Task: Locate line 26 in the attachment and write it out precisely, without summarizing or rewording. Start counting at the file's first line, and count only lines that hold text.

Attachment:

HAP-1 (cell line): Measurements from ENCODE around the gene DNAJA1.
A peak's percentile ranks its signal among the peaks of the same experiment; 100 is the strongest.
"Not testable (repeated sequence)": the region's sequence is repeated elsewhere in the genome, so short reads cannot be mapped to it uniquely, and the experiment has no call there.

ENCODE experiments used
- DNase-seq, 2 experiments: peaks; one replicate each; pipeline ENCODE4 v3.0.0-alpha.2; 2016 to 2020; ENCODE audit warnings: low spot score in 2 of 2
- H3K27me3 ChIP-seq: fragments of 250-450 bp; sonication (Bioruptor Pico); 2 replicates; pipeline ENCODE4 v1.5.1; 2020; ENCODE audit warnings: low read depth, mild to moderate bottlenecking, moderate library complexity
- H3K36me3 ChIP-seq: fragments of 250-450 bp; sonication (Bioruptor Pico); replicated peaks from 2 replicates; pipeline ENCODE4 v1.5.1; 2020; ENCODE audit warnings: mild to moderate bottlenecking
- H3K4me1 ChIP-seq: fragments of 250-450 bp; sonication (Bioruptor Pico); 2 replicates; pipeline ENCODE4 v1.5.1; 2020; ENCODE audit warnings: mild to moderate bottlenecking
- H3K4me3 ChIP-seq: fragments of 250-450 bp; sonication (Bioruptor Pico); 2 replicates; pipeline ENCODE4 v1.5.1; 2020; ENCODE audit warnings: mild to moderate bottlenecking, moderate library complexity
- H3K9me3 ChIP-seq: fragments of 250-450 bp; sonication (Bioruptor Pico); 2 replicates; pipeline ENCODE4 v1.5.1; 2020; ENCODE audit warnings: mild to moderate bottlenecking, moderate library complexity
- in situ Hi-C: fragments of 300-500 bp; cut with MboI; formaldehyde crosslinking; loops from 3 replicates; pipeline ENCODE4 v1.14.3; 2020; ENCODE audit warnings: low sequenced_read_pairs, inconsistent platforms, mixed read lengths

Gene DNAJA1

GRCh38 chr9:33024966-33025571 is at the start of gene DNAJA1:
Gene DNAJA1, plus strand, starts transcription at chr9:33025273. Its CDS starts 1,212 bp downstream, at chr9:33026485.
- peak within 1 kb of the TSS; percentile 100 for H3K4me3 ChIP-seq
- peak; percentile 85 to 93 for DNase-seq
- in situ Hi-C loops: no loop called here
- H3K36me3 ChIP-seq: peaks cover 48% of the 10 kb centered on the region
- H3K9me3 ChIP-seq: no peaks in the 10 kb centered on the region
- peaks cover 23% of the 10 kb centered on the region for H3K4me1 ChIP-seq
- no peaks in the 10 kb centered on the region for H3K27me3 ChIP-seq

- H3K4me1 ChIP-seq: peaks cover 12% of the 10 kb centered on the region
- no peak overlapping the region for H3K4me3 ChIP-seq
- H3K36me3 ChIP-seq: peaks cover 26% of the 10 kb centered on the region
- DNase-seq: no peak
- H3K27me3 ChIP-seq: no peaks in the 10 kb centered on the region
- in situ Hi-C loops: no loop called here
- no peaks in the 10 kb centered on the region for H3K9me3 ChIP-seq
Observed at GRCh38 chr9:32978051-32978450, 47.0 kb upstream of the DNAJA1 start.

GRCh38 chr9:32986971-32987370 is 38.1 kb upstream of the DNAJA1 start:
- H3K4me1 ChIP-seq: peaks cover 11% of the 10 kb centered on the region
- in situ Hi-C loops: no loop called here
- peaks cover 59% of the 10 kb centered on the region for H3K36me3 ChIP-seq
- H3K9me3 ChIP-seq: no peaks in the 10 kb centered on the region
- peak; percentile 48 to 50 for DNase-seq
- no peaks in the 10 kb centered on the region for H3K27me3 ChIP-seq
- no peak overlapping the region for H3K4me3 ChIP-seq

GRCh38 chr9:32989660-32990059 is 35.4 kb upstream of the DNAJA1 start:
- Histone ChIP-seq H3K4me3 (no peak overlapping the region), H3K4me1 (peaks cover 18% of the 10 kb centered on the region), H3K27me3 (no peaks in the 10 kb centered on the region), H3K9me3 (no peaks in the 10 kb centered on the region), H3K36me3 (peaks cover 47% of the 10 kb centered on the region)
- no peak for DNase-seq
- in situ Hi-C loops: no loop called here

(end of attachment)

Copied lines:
- H3K27me3 ChIP-seq: no peaks in the 10 kb centered on the region